As I sit here on another “not-snow-day” during the coldest winter in history, I felt it necessary to put in the classic film, Spies Like Us. Also fitting, considering the current Olympics in Sochi.
Well, maybe that’s a stretch. Nevertheless, I felt it an appropriate Cinematic choice.
As I sit here and write, I have a lovely view of our fireplace. It makes me very happy. It may not be Pinterest-worthy but it is Evans-worthy so we’re all good. I should be writing for work, but the fireplace is inspiring me to write this first.
On the last “almost-snow-day” when the kids were released 20 minutes early but there was really only ice to play with, the youngest child and I worked on lightly decorating the house for Valentine’s Day. We just used what we had on hand.
I am not suggesting that everyone has on hand what we have on hand.
I have a problem.
I admit it.
We have a pretty well stocked mini-Hobby Lobby in the front room.
Anyway, to make our paper heart garlands I got out some different shades of pink card stock and some card stock printed to look like old letters. I sliced them up into strips about 11” long. They were roughly an inch wide. I didn’t measure. I eyeballed. Measuring takes patience, time and caring that they are all an inch wide. I had none of those things.
I started this process while the kids and their friends were out playing in the “snow”. That ended fairly fast and they came back in for a cocoa break. Well, it started as a cocoa break. It ended up as a “We don’t want to go back out there at all for the rest of the night,” break. It was pretty stinkin’ cold.
|Doesn't Molly look cold?|
*Neighbors to and from the north, this side note is for you:
We know that 19 degrees is balmy, t-shirt weather for you. We know. We know!
But for us, 19-degree weather is hibernate and put on forty-five layers, like Randy from A Christmas Story, weather.
Please do not email me scathingly condescending comments about our wimpiness. Talk to me in August when you are melting in 85 degrees and we are doing yard work in 114. So there! (Sorry, the cold makes me grumpy)
So as the mass of kids downed their cocoa and took off around the house, the decorating continued.
|How cute are these marshmallows???|
The youngest child, who can sense any crafting in a fifty-mile radius, appeared out of nowhere.
“Can I help you?”
“Can I punch holes?”
“We can set up a system. You can fold the strips and I can punch the holes in them.”
So we did. I folded all the strips in half and passed them to my hole-punching comrade (see what this movie is doing to my vocabulary?).
The next step was to twist the strips in and glue each end to the other with glue dots. This makes the heart shape.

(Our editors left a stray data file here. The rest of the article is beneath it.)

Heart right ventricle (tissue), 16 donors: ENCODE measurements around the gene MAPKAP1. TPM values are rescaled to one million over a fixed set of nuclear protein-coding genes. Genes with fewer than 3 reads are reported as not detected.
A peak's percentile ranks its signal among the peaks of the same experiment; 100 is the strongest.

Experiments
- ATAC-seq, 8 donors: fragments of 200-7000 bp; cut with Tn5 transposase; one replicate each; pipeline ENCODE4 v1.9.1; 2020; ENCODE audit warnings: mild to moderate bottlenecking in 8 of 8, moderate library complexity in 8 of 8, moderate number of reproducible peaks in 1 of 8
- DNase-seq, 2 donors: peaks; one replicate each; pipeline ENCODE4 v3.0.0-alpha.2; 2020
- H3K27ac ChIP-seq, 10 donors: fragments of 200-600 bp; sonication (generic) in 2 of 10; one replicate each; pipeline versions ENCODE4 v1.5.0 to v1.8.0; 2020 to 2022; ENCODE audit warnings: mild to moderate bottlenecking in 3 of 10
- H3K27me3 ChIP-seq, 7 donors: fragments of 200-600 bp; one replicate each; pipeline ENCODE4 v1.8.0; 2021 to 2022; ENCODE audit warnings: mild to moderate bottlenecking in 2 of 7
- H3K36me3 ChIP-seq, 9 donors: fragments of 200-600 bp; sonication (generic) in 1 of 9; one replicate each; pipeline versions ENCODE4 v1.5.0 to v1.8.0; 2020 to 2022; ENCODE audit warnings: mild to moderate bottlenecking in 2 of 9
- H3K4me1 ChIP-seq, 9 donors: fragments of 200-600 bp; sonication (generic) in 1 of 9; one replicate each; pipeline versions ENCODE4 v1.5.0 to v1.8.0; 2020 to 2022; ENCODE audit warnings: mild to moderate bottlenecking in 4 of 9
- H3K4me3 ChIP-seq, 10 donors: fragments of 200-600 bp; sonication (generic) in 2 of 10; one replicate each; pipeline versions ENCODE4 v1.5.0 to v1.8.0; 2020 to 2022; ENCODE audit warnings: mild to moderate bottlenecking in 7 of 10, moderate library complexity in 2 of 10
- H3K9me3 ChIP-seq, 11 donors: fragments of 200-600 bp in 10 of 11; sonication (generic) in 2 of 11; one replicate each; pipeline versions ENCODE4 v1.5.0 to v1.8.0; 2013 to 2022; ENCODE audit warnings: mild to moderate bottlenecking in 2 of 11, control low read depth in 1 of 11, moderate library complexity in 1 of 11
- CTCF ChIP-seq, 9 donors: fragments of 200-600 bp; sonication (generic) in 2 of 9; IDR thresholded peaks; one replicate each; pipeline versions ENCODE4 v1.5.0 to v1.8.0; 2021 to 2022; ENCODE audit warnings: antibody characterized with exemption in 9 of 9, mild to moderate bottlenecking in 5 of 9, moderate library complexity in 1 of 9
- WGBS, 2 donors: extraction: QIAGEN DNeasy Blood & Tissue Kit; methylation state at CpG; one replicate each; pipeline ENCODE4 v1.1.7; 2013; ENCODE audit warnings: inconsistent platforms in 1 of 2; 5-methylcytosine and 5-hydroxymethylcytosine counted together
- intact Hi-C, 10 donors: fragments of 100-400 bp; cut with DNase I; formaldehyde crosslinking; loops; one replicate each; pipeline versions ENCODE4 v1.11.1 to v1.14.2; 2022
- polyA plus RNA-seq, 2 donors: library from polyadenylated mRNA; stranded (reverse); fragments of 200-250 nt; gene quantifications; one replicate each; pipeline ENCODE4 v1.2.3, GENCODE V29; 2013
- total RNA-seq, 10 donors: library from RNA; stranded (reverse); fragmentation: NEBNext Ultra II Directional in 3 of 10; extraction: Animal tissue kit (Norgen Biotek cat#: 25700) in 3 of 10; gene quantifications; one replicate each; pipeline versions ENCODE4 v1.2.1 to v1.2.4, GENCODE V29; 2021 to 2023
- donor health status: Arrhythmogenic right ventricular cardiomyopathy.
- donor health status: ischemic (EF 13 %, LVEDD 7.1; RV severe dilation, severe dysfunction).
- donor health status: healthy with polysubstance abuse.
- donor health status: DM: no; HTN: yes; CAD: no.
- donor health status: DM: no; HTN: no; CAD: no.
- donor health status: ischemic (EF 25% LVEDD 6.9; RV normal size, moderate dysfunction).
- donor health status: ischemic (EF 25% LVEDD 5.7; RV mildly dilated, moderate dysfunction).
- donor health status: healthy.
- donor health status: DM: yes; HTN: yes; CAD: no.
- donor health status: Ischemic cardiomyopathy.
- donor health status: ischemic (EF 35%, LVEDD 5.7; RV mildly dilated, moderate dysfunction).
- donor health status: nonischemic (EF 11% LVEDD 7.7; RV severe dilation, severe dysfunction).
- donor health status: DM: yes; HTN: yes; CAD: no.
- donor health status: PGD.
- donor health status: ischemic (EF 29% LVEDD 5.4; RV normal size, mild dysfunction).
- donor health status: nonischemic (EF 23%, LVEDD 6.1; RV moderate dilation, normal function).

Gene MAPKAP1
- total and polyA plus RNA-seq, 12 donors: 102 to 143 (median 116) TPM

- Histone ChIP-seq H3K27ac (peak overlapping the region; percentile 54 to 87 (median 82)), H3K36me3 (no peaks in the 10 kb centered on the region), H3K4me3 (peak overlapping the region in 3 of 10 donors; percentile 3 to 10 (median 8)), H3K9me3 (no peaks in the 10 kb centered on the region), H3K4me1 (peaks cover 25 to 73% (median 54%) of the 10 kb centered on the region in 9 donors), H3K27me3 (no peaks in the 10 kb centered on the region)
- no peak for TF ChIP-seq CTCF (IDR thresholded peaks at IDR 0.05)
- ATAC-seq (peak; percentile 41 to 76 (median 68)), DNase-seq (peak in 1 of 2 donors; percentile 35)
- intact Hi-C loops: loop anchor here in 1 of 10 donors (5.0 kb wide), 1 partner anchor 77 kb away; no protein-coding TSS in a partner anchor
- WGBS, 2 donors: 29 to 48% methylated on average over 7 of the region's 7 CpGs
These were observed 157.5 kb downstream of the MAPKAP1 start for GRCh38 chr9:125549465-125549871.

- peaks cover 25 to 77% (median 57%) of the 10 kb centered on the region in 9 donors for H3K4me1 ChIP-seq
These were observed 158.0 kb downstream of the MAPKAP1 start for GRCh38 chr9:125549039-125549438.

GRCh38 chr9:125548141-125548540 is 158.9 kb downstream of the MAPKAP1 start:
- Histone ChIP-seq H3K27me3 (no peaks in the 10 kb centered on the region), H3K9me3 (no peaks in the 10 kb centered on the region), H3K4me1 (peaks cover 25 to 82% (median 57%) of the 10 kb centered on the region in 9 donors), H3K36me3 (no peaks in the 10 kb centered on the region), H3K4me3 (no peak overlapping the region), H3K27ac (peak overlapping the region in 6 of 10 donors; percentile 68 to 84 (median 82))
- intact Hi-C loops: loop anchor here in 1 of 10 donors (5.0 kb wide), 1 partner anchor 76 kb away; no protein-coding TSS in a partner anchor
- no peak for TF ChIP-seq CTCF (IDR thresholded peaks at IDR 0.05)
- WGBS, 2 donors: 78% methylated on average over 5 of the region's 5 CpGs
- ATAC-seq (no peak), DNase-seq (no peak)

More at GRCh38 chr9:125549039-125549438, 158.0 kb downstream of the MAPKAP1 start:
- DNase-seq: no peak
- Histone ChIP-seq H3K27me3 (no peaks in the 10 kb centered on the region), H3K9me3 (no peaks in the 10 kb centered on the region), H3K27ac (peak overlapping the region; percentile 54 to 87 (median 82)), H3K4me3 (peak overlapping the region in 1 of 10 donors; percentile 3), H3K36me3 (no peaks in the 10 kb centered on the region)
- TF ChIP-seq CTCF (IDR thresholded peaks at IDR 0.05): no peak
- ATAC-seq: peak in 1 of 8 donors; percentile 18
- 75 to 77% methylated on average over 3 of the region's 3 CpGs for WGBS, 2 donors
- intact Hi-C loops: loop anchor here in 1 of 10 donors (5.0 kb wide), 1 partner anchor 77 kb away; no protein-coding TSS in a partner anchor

My plan was to string the hearts on twine through the center hole and they would hang all catawampus. I have made a paper heart chain like this before, but quickly realized that I had used much thicker twine so it worked better that way.
As I tried to come up with a solution that wouldn’t make the hearts all clump up on the thinner bakers’ twine, the youngest child said, “Why don’t we punch holes on each side, too. Then they will line up and not bunch up.”
Ah, the orderliness of this kid’s brain both scares me and fills me with pride.
She may also have just been trying to punch more holes.
“We can save all of these paper punches. They are really pretty and look like ice cream sprinkles,” she said. “My art teacher needed these this year for our ice cream project so we can save these so next year she won’t have to use glitter.”
Shout out, Mrs. Lake! We have paper punches for you. You just need another fifteen cups or so and you should have enough for school! I’ll get the child right on that.
She was right, the hearts strung much easier on the twine with the extra holes on the side. She punched, I strung, and kittens batted and swatted the finished hearts. Soon, we had enough to wrap the bannister and string on the fireplace.
|"What are you people doing down there?"|
A few punched-out hearts taped on our “fake” candles on the mantel added an extra detail for about two minutes worth of work.
The canvases the girls already painted last year are already perfect for the theme.
The youngest child was very happy to have helped make the house “beautiful”.
“This is a really good project for kids to help make,” she said.
Perfect for icy, cold, stuck-inside days.
The little burlap banner was easy, too, but took a little more work, wonder-under, an iron and sewing. I can share if anyone is interested.
Have a Happy Valentine’s Day!